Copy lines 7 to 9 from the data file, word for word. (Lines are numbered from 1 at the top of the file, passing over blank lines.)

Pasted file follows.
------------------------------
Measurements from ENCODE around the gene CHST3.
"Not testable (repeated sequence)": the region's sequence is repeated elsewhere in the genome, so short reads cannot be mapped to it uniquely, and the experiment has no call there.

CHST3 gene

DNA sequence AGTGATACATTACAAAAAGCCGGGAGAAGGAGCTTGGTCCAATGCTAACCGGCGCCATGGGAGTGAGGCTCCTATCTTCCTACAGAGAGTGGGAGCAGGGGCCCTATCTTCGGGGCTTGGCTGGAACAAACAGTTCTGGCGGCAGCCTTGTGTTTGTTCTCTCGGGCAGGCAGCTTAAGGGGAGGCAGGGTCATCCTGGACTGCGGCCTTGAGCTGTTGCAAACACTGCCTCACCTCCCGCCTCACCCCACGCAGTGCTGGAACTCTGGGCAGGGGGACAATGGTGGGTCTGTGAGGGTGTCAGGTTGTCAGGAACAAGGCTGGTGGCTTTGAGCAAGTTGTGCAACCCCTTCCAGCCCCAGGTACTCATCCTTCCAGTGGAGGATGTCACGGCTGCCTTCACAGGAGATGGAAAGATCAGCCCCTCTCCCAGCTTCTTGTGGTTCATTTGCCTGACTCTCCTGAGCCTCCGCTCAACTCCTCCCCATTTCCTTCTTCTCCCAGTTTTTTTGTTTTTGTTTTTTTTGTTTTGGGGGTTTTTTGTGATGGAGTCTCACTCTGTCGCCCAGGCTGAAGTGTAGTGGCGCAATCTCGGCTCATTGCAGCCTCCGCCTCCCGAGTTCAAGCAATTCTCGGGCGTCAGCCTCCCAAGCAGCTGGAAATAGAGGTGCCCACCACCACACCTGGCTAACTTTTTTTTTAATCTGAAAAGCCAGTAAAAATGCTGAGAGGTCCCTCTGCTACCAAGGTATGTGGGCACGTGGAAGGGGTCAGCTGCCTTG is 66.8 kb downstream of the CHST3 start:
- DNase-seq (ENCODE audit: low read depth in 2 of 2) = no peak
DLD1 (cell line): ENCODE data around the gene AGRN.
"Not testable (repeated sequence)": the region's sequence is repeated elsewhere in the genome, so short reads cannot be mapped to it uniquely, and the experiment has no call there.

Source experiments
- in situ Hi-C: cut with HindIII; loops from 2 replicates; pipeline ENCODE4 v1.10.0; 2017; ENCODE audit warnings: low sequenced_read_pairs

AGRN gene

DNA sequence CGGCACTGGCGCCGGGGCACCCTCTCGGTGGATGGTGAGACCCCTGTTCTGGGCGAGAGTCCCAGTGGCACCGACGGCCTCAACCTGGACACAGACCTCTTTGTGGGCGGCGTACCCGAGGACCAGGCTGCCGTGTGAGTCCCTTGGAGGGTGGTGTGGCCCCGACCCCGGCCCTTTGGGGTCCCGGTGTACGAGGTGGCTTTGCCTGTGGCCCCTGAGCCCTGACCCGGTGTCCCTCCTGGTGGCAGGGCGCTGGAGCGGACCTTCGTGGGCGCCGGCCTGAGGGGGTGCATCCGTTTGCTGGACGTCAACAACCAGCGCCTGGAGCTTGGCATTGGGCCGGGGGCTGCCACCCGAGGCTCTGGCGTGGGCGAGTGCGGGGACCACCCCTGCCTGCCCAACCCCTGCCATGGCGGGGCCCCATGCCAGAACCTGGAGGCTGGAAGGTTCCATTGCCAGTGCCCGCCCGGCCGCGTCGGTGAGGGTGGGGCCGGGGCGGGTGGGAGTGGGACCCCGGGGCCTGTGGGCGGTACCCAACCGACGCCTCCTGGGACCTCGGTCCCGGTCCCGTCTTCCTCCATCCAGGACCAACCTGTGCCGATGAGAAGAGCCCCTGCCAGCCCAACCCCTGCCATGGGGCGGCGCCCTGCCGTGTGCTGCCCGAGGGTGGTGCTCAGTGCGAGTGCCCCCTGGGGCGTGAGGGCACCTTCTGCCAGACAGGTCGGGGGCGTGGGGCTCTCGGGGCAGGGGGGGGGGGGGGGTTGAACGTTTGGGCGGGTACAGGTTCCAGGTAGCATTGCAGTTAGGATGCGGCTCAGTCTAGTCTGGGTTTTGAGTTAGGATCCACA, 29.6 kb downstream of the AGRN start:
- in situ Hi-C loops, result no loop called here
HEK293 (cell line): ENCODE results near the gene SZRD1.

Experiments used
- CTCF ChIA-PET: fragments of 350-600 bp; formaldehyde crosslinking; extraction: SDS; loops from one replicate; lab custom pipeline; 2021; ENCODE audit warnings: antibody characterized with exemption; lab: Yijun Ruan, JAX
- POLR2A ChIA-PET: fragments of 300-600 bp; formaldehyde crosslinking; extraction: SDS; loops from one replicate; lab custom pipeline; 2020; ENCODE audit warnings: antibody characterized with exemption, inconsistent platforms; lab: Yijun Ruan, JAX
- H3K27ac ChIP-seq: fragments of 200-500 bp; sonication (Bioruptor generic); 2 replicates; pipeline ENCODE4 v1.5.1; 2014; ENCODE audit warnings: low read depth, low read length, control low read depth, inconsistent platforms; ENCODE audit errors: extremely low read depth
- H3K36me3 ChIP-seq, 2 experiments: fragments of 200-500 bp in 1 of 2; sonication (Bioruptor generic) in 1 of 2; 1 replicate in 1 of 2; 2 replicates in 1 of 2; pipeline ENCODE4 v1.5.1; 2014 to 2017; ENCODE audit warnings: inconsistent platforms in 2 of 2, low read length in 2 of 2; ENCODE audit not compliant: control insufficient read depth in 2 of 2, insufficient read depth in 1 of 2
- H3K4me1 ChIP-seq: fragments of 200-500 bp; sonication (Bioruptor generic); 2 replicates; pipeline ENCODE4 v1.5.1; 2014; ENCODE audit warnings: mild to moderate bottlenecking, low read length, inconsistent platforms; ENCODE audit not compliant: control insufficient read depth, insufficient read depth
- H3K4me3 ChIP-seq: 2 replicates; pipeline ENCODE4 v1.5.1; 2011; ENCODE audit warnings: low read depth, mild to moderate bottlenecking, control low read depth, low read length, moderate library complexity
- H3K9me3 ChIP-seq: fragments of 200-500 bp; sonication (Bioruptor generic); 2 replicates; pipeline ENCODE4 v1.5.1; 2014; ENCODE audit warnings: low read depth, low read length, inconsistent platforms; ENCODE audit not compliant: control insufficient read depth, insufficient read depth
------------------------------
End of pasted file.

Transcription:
"Not testable (repeated sequence)": the region's sequence is repeated elsewhere in the genome, so short reads cannot be mapped to it uniquely, and the experiment has no call there.

Source experiments
- in situ Hi-C: cut with HindIII; loops from 2 replicates; pipeline ENCODE4 v1.10.0; 2017; ENCODE audit warnings: low sequenced_read_pairs